Harbor Subdivision

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The Harbor Subdivision (green) loops to the west of the more direct Alameda Corridor.

The Harbor Subdivision is a historic single-track main line of the BNSF Railway which stretches 26 miles (42 km) between rail yards near downtown Los Angeles and the ports of Los Angeles and Long Beach across southwestern Los Angeles County. It was the primary link between two of the world's busiest harbors and the transcontinental rail network. Mostly displaced with the April 15, 2002 opening of the more direct Alameda Corridor, the Harbor Sub takes a far more circuitous route from origin to destination, owing to its growth in segments over the decades. The subdivision was built in the early 1880s to serve the ports and the various businesses that developed along it.

History[edit]

Construction[edit]

First built to serve Port Ballona and Santa Monica, located at what is now Playa del Rey, the construction of a larger port at Redondo Beach brought an extension to that city in 1888. The early 1900s would see that project eclipsed with the coming of the San Pedro Outer Breakwater and the Port of Los Angeles. By the early 1920s, owing to the development of the area's oil fields, the Harbor Sub was extended through Torrance, Wilmington and on to Long Beach. Development of Watson Yard in Wilmington completed the line. Other than sidings at "Lairport" (along the eastern edge of Los Angeles International Airport next to Aviation Boulevard at 120th Street), "Ironsides" in Torrance and the line's longest siding at a plant for Alcoa, also in Torrance, the Harbor Sub is completely single-track without signals, compensated with track warrant control via a local dispatcher.

Early operations on the line meant one or more daily freight trains and, prior to the Second World War, an occasional passenger train. From the 1950s to the early 1990s, this line saw one or two through trains each way daily. A number of local trains worked the line including the Wilmington Turn out of Hobart Yard in Vernon and the Hobart Turn out of the aforementioned Watson Yard. Other locals were assigned to Watson Yard and Vernon's Malabar Yard. Though operations on the Hobart Turn ceased in the early 1980s, Watson (near Wilmington) and Malabar switching jobs remained to serve industries along the route.

The Harbor Subdivision hosted many rail spurs that connect to adjacent industries. One was built from the Harbor Sub to the American Racing manufacturing plant along the naval annex right of way and part of a segment near Madrona Marsh. The spur was removed by the middle of the 1980s. Except for the now-overgrown ROW south of present-day Wilson Park on the site of the naval annex and some track and a switch stand from the 1980s extension in the Monterey Business Park near American Racing, no other readily discernible evidence of the line remains. Another abandoned spur in Torrance, the Alcoa Spur, still connects to the main just west of the end of Del Amo Boulevard, parallels Del Amo on its way across Crenshaw and continues east where it once served heavy industries with ExxonMobil products on Del Amo Boulevard and Western Avenue. The line's western end is still used on occasion for spotting cars, but grade crossing signals at Crenshaw have been removed and the line severed just past the eastern shoulder. Another Torrance subspur, since removed, serviced light industries along Maple Avenue. Currently, BNSF uses this track to store rail equipment that either cannot run east due to a shortage of locomotives, or west due to congestion in port trackage.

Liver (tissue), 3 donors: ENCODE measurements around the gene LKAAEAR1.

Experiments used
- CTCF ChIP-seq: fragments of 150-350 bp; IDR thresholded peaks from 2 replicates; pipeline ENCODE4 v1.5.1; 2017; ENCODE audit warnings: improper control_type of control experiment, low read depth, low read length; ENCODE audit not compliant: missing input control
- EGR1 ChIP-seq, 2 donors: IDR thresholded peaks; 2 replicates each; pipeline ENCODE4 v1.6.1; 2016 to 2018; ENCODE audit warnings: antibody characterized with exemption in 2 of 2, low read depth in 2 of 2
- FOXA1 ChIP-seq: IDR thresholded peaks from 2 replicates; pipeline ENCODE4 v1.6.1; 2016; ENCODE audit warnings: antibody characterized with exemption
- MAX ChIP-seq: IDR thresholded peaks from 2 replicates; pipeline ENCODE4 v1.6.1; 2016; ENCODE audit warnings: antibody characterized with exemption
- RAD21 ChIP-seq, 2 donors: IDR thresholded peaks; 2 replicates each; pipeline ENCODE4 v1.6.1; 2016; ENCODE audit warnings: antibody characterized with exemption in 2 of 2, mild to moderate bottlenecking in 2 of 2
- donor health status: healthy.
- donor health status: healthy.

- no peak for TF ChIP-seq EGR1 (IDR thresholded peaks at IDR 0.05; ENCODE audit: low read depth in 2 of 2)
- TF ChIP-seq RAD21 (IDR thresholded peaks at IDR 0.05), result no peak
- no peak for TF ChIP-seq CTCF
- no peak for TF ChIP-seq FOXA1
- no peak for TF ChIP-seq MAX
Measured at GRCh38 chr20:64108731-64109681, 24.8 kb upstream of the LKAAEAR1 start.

Potential future uses[edit]

Rumors of the abandonment of the Harbor Subdivision abounded during the construction of the Alameda Corridor. BNSF has stated that, although the entire line is now within so-called yard limits and a segment between mileposts 8 in Inglewood and 14 in El Segundo "mothballed," the line will remain open to service businesses on the route and as an alternate route should the Alameda Corridor suffer an accident or derailment. Local freights continue to work the line on either side of the closed area. Major customers include a ChevronTexaco refinery in El Segundo, an Interstate Bakeries Corporation bakery in Inglewood, an ExxonMobil refinery in Torrance and the aforementioned Alcoa processing plant. Since the line is somewhat unusual insofar as it passes through residential as well as commercial districts, especially through Torrance and Redondo Beach, it is a popular destination for railfans and photographers despite reduced traffic.

The line is currently under control of the Los Angeles County Metropolitan Transportation Authority and is used by both BNSF and Union Pacific. Despite the closure of the Inglewood/El Segundo segment and reduction of trains, growth in local freight traffic is projected to be roughly two percent per year. A study conducted by the MTA examined the feasibilities of extending the Green Line to Torrance via the Harbor Sub, the creation of a new light rail transit line and even the possibility of a maglev high-speed rail system. The study also examines the possibilities abandonment would create, although a scenario would be highly unlikely.